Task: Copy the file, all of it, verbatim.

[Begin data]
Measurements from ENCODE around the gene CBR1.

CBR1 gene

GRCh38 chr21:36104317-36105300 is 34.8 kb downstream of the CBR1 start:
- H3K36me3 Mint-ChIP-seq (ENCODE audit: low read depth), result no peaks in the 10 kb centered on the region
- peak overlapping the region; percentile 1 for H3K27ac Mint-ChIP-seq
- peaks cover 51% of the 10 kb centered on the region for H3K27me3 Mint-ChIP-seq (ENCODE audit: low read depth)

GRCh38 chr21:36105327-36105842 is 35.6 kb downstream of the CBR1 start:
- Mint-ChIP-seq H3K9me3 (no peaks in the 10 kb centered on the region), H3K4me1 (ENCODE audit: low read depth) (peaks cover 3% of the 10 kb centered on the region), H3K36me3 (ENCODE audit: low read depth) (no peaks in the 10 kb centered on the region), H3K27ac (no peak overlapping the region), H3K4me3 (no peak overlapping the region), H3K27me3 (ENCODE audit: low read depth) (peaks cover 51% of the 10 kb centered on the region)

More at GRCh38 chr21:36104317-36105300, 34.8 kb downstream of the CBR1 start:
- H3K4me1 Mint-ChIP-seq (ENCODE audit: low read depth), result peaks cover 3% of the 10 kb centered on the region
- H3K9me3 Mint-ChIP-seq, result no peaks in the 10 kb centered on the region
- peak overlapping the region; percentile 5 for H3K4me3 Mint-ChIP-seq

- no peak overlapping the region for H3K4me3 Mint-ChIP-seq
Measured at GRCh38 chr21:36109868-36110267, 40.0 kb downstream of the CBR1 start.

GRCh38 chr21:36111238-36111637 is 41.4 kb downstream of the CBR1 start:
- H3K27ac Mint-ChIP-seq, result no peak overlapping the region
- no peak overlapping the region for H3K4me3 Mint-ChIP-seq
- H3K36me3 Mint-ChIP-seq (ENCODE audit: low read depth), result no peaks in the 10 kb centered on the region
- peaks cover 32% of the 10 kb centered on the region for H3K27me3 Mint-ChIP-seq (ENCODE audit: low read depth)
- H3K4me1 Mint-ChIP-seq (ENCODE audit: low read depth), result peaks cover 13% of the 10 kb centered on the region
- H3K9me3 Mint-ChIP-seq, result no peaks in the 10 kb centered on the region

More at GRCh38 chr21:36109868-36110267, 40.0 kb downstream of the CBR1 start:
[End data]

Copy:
Measurements from ENCODE around the gene CBR1.

CBR1 gene

GRCh38 chr21:36104317-36105300 is 34.8 kb downstream of the CBR1 start:
- H3K36me3 Mint-ChIP-seq (ENCODE audit: low read depth), result no peaks in the 10 kb centered on the region
- peak overlapping the region; percentile 1 for H3K27ac Mint-ChIP-seq
- peaks cover 51% of the 10 kb centered on the region for H3K27me3 Mint-ChIP-seq (ENCODE audit: low read depth)

GRCh38 chr21:36105327-36105842 is 35.6 kb downstream of the CBR1 start:
- Mint-ChIP-seq H3K9me3 (no peaks in the 10 kb centered on the region), H3K4me1 (ENCODE audit: low read depth) (peaks cover 3% of the 10 kb centered on the region), H3K36me3 (ENCODE audit: low read depth) (no peaks in the 10 kb centered on the region), H3K27ac (no peak overlapping the region), H3K4me3 (no peak overlapping the region), H3K27me3 (ENCODE audit: low read depth) (peaks cover 51% of the 10 kb centered on the region)

More at GRCh38 chr21:36104317-36105300, 34.8 kb downstream of the CBR1 start:
- H3K4me1 Mint-ChIP-seq (ENCODE audit: low read depth), result peaks cover 3% of the 10 kb centered on the region
- H3K9me3 Mint-ChIP-seq, result no peaks in the 10 kb centered on the region
- peak overlapping the region; percentile 5 for H3K4me3 Mint-ChIP-seq

- no peak overlapping the region for H3K4me3 Mint-ChIP-seq
Measured at GRCh38 chr21:36109868-36110267, 40.0 kb downstream of the CBR1 start.

GRCh38 chr21:36111238-36111637 is 41.4 kb downstream of the CBR1 start:
- H3K27ac Mint-ChIP-seq, result no peak overlapping the region
- no peak overlapping the region for H3K4me3 Mint-ChIP-seq
- H3K36me3 Mint-ChIP-seq (ENCODE audit: low read depth), result no peaks in the 10 kb centered on the region
- peaks cover 32% of the 10 kb centered on the region for H3K27me3 Mint-ChIP-seq (ENCODE audit: low read depth)
- H3K4me1 Mint-ChIP-seq (ENCODE audit: low read depth), result peaks cover 13% of the 10 kb centered on the region
- H3K9me3 Mint-ChIP-seq, result no peaks in the 10 kb centered on the region

More at GRCh38 chr21:36109868-36110267, 40.0 kb downstream of the CBR1 start: